Why my Tailbone Hurts

Why does my Tailbone Hurt?

coccydynia floor injury pain pelvic release tailbone tailbone pain trauma Jun 17, 2021

Tailbone pain (coccyx) can be very frustrating to experience. This dull and achy pain happens around the bony area at the bottom of the spine. If you have been sitting for long periods or possibly had a traumatic fall, it can cause tension in the pelvic floor muscles. Sometimes, you may feel tailbone pain if you suffer from degenerative joints or have had a vaginal birth.

The pain can intensify if you sit on hard surfaces or get up and down. You may also feel this when having a bowel movement, and some women may experience this pain during menstruation or having sex.

Tailbone pain, or coccydynia, is inflammation localized to the tailbone (coccyx or bony area located deep between the buttocks above the anus).

Ways that you can reduce tailbone pain are:

  • When in a sitting position, try to lean forward a bit.
  • Use a Wedge (V-shaped) cushion designed to relieve pressure when sitting.
  • Ice packs or applying heat.
  • If your work has you sitting for a long time, get up and move around every hour.
  • Learn to release the tight muscles with exercises like Kegels (done with an emphasis on the release) and stretches such as hamstring stretches, wide-leg child pose and posterior pelvic floor releases.

Pain during Pregnancy

Approximately 70% of women will experience low-back pain at some point in their lives, and 50-80% report back pain during their pregnancy. The pain can be debilitating for nearly 10% of them.

Tailbone pain can result from the loosening and shifting of the pelvic ligaments. The body releases a hormone called Relaxin during pregnancy. This hormone makes your pelvic ligaments looser and more flexible to make room for the baby to grow and enable you to give birth, and this can cause tighter contraction of the pelvic floor muscles, which help stabilize the body. Since the pelvic floor muscles are connected to the tailbone, it may lead to pain.

As your abdomen expands in pregnancy, your center of balance alters and your posture shifts, adding pressure to the low back and tailbone, which typically aren't weight-bearing. Your growing baby may also begin to apply pressure on the tailbone, making sitting and standing painful.

Towards the end of pregnancy, the coccyx becomes more flexible. It allows your coccyx and the part of your spine above it to move as needed to birth, and sometimes childbirth can cause the muscles and ligaments around your coccyx to overstretch, resulting in coccydynia.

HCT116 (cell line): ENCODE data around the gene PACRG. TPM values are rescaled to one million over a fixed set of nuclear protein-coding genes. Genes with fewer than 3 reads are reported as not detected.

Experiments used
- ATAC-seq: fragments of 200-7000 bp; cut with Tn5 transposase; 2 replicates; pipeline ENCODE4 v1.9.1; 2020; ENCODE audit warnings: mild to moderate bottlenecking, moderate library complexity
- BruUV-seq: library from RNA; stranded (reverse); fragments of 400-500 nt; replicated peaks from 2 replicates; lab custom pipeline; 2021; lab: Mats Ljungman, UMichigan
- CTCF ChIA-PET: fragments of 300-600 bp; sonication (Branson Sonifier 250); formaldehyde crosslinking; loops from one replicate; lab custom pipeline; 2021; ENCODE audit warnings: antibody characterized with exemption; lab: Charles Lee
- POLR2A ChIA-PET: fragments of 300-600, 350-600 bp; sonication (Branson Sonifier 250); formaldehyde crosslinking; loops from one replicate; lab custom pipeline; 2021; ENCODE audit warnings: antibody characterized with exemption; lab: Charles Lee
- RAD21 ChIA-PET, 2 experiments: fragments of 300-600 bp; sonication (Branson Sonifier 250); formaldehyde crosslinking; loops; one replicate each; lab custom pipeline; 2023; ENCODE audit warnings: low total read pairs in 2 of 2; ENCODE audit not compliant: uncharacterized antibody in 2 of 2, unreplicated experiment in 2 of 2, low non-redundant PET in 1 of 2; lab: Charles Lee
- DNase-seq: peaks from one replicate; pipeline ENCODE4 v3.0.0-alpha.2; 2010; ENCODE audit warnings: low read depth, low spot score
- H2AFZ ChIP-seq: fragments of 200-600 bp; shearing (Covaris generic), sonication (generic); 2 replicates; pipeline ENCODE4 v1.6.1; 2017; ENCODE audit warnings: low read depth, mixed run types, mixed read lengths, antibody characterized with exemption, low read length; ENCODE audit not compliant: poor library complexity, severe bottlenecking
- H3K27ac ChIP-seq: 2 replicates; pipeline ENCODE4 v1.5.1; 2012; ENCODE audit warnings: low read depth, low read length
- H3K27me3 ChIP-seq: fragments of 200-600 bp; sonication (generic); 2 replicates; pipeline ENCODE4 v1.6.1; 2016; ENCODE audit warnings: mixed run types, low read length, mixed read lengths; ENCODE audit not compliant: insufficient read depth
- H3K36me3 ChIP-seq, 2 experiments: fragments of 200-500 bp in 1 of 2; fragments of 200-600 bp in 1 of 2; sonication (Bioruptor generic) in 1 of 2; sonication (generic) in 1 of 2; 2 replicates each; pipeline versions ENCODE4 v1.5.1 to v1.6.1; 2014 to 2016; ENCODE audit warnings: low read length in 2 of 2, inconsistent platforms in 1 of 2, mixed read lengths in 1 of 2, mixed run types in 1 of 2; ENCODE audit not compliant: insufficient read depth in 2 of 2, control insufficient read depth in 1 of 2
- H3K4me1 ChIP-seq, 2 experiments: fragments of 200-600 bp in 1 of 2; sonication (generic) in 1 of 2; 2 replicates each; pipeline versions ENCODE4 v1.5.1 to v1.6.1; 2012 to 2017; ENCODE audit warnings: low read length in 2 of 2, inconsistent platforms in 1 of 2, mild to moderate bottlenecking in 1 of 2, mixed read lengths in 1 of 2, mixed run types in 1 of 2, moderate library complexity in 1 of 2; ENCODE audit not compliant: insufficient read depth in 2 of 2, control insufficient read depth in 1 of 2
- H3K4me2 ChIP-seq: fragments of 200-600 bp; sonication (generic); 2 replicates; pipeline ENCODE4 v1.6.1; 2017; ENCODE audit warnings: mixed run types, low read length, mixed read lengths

You want to be prepared and not in pain during pregnancy and childbirth. Pre and post-natal fitness is imperative.

Suppose your pain is severe or other interventions are not doing the trick. In that case, a physical therapist may help to reduce muscle tension while preserving muscle strength and correcting the instability that causes the pain.

Other reasons your tailbone hurts

Injury - You can injure your coccyx if you suffer a hard impact, such as a fall on a hard surface. 

Often when the coccyx is injured, it is only badly bruised, but it may be dislocated (out of place) or fractured (broken) in more severe injuries. An example is an accidental kick during contact sports or falling backwards on your buttocks.

(RSI) Repetitive strain injury - You may get coccydynia if you regularly participate in sports like rowing or cycling due to continually leaning forward and the pressure placed on the pelvis from the seat. The ligaments and muscles around your coccyx can also become strained and stretched with repetitive motion.

Poor posture - Sitting for long periods in awkward positions at work or while driving can put too much pressure on your coccyx, causing pain and discomfort.

Weight - Being overweight or obese can place excess pressure on your coccyx when sitting down and cause coccydynia or worsen an existing condition. If you are very slim, you may also develop coccydynia due to not having enough fat on your buttocks to prevent your coccyx from rubbing against the surrounding tissues.

Aging - As we age, the small cartilage discs holding the coccyx in place can wear down and become more tightly fused, placing more stress on the coccyx and leading to pain.

Exercise Programs to Help Tailbone Pain

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